December 7, 2022

Hand Holding Can Sync Brainwaves and Reduce Pain, Research Shows

3 min read

The act of holding hands may provide more than just emotional comfort, new research shows. According to researchers from the University of Colorado, Boulder and the University of Haifa in Israel, holding hands with those we love can sync brainwave patterns, heart rates, and breathing.

The study, published in the journal Proceedings of the National Academy of Sciences (PNAS), also reports that the more empathetic a person is for their loved one in pain, the more likely their brainwaves will fall into sync and reduce that pain. This curious phenomenon is known as interpersonal synchronization, which also occurs when people physiologically mirror those they share a bond with.

“We have developed a lot of ways to communicate in the modern world and we have fewer physical interactions,” said Pavel Goldstein, the lead author of the study at UC Boulder. “This paper illustrates the power and importance of human touch.”

Although studies related to interpersonal synchronization have been conducted in the past, this is the first study to explore the phenomenon in the context of pain. Goldstein says the study could offer greater insights into how brain-to-brain coupling could provide healing through touch.

According to Medical News Today, the study involved 22 heterosexual couples who had been together for one year. The couples, aged 23 to 32, underwent a series of two-minute scenarios that included sitting together without touching, sitting together while holding hands, and sitting in different rooms.

In the experiment, the couples each wore electroencephalography (EEG) caps to measure their brainwave activity while the women were subjected to mild heat pain. The study found that brainwave synchronicity increased when the couples were near each other and diminished when the couples were apart. Synchronicity increased the most when the couples were holding hands.

The study correlates with previous findings in similar experiments where couples’ heart rates and respiratory systems would synchronize when touching. Interpersonal synchronization has been found to be one of the reasons why sleeping with a partner can be beneficial for one’s health. In fact, co-sleeping may improve one’s chances of receiving the recommended seven to nine hours of sleep.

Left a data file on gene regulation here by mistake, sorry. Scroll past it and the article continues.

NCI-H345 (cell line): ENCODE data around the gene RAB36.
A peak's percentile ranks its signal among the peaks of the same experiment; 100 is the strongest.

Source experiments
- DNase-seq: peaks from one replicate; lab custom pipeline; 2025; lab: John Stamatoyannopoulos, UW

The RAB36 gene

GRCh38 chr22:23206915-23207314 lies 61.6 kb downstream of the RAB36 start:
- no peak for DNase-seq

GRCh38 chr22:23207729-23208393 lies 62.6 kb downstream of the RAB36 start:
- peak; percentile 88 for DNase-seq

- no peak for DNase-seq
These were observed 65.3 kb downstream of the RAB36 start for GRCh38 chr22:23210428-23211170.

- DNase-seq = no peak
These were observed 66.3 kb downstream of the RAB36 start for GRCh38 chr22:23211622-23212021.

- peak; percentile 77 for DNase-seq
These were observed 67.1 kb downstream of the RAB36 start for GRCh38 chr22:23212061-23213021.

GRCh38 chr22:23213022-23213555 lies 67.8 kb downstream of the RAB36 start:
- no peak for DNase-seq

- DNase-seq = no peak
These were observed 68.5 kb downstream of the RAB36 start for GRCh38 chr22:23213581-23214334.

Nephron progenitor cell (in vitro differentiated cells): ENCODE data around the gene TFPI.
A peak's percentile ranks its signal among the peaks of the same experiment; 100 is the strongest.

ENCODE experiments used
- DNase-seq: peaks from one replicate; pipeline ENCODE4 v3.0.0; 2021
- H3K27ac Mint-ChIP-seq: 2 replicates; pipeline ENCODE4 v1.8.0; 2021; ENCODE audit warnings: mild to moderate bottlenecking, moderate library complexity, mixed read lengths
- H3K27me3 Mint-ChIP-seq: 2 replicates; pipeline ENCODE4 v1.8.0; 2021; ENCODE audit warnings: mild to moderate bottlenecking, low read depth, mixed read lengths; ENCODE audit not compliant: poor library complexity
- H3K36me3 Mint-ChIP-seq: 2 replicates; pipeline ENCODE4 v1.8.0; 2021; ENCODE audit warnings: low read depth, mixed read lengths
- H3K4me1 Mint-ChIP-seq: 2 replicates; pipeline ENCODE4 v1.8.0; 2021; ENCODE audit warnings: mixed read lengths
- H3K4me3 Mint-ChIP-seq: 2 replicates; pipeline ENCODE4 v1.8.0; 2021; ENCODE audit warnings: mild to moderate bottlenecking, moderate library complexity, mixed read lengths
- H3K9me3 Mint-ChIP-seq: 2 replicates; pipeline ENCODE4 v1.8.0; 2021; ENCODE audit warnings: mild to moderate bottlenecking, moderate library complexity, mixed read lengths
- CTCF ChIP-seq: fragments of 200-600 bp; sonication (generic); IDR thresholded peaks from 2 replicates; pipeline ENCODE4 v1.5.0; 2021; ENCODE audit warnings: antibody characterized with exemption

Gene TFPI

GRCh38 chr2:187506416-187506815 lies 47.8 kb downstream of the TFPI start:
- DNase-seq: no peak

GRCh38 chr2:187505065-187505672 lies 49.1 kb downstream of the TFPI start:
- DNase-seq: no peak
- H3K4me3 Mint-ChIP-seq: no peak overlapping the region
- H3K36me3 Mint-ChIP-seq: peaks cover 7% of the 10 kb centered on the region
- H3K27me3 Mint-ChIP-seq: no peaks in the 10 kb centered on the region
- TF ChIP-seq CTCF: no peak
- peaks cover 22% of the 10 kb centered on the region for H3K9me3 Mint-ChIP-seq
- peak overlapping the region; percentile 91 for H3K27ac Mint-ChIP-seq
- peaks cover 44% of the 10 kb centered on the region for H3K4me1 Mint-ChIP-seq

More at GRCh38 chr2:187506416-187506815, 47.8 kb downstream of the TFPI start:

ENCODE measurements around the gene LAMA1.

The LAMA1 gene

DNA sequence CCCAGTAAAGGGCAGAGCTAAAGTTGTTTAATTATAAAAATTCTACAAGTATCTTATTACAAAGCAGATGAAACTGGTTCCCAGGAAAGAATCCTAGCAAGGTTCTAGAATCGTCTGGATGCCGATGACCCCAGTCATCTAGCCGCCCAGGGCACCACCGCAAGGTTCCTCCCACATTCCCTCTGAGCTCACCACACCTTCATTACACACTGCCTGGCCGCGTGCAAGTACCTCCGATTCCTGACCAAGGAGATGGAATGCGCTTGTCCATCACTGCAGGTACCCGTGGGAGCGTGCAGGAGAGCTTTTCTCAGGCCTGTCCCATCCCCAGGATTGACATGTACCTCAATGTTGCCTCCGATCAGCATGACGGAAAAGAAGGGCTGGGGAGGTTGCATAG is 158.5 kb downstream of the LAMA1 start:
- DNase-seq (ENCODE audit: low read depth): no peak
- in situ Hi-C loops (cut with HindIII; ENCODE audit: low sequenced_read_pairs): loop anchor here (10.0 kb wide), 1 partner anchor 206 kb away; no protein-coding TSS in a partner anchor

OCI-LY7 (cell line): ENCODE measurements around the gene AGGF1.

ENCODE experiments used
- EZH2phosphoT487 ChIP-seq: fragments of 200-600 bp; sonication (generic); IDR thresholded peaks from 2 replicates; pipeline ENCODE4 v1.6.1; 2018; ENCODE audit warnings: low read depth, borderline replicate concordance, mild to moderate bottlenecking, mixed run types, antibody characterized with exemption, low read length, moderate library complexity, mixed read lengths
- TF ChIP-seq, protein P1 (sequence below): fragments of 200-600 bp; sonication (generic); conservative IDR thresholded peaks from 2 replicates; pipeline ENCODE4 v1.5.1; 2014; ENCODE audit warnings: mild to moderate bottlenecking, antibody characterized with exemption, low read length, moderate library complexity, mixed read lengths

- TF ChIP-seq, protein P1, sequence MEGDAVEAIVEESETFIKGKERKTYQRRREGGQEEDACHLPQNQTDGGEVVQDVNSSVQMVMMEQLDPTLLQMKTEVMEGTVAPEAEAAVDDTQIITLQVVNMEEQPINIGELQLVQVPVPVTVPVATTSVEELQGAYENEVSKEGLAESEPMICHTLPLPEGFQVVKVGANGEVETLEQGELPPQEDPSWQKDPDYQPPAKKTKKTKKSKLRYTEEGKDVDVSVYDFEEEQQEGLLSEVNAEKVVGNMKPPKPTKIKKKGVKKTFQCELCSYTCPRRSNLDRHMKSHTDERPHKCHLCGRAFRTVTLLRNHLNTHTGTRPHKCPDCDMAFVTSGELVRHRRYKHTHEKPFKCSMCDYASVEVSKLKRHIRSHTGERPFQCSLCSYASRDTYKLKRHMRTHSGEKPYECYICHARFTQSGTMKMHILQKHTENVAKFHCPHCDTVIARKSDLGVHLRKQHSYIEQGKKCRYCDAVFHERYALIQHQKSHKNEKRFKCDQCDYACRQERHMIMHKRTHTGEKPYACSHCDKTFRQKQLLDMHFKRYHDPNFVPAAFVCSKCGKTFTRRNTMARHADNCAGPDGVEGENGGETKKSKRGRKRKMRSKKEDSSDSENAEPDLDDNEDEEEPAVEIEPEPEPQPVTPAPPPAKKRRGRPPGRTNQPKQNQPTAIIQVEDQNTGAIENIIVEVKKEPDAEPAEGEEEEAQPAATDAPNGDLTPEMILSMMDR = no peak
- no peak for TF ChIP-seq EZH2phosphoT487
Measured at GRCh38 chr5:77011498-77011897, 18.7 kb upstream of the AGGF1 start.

Further tests showed that the greater the empathy levels between the couples, the greater they were able to relieve their partner’s pain. Goldstein and his team say this may be due to the emotional effects of empathetic touch.

Empathetic touch, Goldstein said, can make a partner feel understood by their loved one. This feeling of understanding can activate the chemicals in the brain that provide pain-killing rewards.

These findings could be incredibly beneficial for future research. Up to 80% of the American population will experience some form of back pain in their lifetime and so the fact that touch could help to reduce this pain is valuable information.

What’s more, it could potentially open new doors to studies in pain medication to fight back against the opioid epidemic. As many as four out of five people addicted to heroin report that their addiction began with prescription painkillers. By reducing the need for painkillers, there could potentially be a reduced risk of addiction.

While the study didn’t include LGBTQ couples, familial relationships, or subject the men to mild heat pain, the researchers say the takeaway from the experiment thus far is that there’s a great deal of power in human touch. “You may express empathy for a partner’s pain,” said Goldstein, “but without touch, it may not be fully communicated.”

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